The U.S. Census Bureau released a report yesterday showing that in 2009, more than 14 percent of the population was living in poverty: It's a rate that hasn't been seen in the U.S. since the early '90s. Looking ahead into 2010's statistics, economists fear poverty will soon be higher than at any time since the 1960s, before President Lyndon B. Johnson declared the War on Poverty, as part of his Great Society initiative. We discuss what can be done to fight poverty in America and how the government defines being poor.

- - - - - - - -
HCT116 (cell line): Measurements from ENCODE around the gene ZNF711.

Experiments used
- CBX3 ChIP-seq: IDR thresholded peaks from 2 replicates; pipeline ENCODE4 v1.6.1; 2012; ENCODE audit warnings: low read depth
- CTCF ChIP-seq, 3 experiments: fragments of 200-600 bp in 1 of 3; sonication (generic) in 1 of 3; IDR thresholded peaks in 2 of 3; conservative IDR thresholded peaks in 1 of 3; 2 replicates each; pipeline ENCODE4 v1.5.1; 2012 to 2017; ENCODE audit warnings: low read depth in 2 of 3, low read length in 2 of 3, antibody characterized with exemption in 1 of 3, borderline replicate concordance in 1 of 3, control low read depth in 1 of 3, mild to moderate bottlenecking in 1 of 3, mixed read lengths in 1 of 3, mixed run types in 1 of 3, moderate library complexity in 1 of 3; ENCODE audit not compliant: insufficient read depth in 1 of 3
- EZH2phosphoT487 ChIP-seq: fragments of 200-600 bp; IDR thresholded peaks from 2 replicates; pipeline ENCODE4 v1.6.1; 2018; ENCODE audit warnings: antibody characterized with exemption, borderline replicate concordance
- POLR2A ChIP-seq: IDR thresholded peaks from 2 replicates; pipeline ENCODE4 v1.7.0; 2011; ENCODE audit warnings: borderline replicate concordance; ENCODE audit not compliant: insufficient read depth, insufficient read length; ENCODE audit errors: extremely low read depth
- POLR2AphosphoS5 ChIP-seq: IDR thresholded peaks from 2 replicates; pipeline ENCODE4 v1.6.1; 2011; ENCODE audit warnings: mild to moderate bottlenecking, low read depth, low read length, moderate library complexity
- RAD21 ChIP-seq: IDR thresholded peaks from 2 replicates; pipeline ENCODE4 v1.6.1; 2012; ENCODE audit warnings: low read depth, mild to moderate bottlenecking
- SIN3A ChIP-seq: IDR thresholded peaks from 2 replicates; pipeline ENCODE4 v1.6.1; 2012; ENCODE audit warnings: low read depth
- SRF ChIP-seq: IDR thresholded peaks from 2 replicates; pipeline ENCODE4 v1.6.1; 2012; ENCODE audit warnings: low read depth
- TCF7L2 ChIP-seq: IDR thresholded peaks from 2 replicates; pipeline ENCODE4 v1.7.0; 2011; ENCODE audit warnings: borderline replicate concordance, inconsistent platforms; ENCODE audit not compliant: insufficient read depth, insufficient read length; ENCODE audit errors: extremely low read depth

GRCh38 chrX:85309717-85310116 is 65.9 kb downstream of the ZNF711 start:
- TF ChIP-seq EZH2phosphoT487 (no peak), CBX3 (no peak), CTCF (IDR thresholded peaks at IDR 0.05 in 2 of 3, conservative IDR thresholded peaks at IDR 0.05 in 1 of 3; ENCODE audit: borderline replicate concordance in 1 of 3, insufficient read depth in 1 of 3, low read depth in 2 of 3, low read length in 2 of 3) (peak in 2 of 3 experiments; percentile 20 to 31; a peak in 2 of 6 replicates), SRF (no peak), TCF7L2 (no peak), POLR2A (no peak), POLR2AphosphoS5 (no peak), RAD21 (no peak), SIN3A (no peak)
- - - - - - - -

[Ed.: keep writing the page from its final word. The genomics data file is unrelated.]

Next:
Joining us is Senior Fellow of Economic Studies at the Brookings Institute, Ron Haskins, to discuss the Census Bureau data. To give us a comparison between American poverty and that in in developing countries is Jacqueline Novograzt, founder and CEO of The Acumen Fund, (a non-profit venture capital firm) and author of The Blue Sweater: Bridging the Gap between Rich and Poor in an Interconnected World.
With one in seven Americans are now living in poverty, we're looking at what it means to be poor in America, and what it means to be rich. Is it more than just income or material goods? Is it how you compare yourself to other people? Read what Takeaway listeners have been saying and weigh in.